Tag: taxonomy

A million million slimy things…

I promised a follow up on the [intlink id=”464″ type=”post”]Lebbeus shrimp[/intlink], but so far I’ve had no luck in locating the name of the beast. Next stop: contacting the discoverer, who I think may be a friend of a friend. (Scientific circles are about as small in Melbourne as artistic ones, it seems.)

While I’ve no name yet, I do have some other stuff to update you on, thanks to another dear friend, who sent me an email full of helpful insights. I was talking about the diversity of creatures in Australia and how we are lacking in enough taxonomists to name them all; turns out there’s been a recent report, “Numbers of Living Species in Australia and the World“, which shows it’s a bigger issue than I thought. Most of our mammals and reptiles aren’t found anywhere else, which means no-one else is going to find them; and we still have around 75% of our species to discover. That’s after three years in which we’ve already been finding new ones at around 18,000 new species a year!

How to share the data about all these new species is another problem entirely, but one that the Atlas of Living Australia has been set up to solve. A government project under the banner of the National Collaborative Research Infrastructure Strategy, the Atlas boasts an impressive line-up of supporters, including most of Australia’s prominent universities and museums. Eventually it will form an authoritative, freely accessible central database of Australian species, allowing anyone who’s interested to find out, well, pretty much anything about any kind of Australian flora or fauna. (Or protists, fungi and prokaryotes, come to that.) It’s also intended to be distributed and federated, meaning it won’t be reliant on a central database or technology, and on this score it’s already making use of open source and/or free software (its news site runs on WordPress – as does benmckenzie.com.au – and the page discussing other possible software tools is hosted by free wiki host pbwiki). Mind you, it’s described as a five-year project on its front page, and it still seems to be in an early stage; if we’re going to get those tens of thousands of species in there, we’d better get a move on before they’re all gone!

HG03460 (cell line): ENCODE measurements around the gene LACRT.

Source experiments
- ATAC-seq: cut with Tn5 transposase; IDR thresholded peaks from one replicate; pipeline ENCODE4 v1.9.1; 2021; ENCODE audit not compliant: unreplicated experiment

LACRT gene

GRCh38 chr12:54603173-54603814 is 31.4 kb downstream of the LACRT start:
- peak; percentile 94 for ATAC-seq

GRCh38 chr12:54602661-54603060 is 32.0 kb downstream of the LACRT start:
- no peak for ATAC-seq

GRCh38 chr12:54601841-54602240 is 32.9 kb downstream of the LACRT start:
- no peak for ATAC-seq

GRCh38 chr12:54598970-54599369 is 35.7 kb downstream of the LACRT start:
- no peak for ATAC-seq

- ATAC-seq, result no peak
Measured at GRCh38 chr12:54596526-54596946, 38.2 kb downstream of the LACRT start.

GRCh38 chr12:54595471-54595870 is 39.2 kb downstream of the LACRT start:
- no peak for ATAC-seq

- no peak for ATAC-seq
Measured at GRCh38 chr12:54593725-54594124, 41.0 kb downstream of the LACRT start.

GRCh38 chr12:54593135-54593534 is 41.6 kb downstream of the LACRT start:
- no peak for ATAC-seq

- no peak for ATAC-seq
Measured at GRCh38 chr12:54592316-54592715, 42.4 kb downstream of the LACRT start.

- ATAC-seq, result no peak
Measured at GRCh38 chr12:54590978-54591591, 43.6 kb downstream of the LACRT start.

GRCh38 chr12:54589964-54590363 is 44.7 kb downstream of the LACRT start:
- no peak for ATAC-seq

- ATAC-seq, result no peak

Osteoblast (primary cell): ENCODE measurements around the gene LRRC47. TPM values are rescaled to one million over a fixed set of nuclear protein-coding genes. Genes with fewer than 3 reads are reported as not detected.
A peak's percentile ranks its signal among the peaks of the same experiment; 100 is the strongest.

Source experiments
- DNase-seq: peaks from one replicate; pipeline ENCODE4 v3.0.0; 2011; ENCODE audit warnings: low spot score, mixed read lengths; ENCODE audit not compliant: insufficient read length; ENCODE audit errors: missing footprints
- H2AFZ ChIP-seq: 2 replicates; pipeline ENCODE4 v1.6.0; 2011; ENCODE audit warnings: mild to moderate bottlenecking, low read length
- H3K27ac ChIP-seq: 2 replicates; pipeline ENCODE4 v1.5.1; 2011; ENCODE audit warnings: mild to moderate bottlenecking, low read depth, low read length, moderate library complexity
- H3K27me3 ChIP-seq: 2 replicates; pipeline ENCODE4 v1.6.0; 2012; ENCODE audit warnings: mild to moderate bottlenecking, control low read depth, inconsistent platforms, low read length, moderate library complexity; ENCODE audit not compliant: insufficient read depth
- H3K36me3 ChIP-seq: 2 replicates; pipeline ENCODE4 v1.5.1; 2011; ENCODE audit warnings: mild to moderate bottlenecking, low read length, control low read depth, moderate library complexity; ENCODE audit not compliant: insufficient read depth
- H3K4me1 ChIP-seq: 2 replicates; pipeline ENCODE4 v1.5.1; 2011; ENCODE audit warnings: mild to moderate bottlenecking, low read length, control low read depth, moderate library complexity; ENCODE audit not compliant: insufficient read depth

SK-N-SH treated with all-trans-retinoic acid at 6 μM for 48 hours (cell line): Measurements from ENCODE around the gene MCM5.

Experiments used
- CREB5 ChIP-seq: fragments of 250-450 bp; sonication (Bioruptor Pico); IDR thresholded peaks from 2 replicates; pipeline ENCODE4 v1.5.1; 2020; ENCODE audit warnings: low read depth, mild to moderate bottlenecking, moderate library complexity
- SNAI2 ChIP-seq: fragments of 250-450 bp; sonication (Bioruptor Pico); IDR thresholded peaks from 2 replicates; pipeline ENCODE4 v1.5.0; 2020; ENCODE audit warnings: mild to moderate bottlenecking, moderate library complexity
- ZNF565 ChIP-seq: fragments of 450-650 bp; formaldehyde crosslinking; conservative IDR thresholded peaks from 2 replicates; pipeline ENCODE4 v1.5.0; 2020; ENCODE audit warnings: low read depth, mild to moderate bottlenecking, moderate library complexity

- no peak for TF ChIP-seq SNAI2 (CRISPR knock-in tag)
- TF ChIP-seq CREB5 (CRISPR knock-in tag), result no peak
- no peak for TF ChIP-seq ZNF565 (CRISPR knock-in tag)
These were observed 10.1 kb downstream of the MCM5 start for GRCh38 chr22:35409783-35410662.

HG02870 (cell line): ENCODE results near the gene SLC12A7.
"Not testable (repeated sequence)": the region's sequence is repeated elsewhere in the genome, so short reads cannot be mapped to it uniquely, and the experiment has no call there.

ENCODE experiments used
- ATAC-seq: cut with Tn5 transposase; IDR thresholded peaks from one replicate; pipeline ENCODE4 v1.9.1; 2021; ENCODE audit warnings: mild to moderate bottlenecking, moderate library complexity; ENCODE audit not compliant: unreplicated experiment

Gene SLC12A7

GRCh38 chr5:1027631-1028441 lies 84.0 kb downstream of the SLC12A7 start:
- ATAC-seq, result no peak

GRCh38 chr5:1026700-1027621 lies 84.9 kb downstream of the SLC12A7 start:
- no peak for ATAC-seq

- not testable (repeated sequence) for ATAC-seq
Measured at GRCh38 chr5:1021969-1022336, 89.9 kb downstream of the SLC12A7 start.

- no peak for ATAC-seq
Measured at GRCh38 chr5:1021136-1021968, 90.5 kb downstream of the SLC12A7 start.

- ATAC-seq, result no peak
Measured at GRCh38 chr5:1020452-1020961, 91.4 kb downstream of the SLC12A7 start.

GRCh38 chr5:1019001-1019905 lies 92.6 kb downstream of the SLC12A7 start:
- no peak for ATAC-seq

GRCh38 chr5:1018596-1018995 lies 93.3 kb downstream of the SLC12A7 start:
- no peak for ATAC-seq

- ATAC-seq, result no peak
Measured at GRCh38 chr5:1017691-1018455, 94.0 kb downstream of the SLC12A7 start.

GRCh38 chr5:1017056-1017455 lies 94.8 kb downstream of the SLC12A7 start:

We might find out that they’re on the way out through users of ClimateWatch, a new initiative of the thirty year old EarthWatch Institute. Anyone – yes, that means you or I or even first user Julia Gillard, when she isn’t busy defending Australian racism while in the US – can create an account and start posting their observations of the wildlife in their area. Noticed the magpies arriving in your neighbourhood, heard frogs calling, or been observing an increase in cicada noises? Now you can put those bits of data somewhere they’ll do some good. It’s a very simple sign-up process, and even if you only contribute one bit of data, it’s bound to be of use to someone somewhere. (If you’re a birdwatcher, get yourself on there now!)

So, plenty of colour and movement in Australian taxonomy – and plenty of room for you to get involved!

What’s in a name?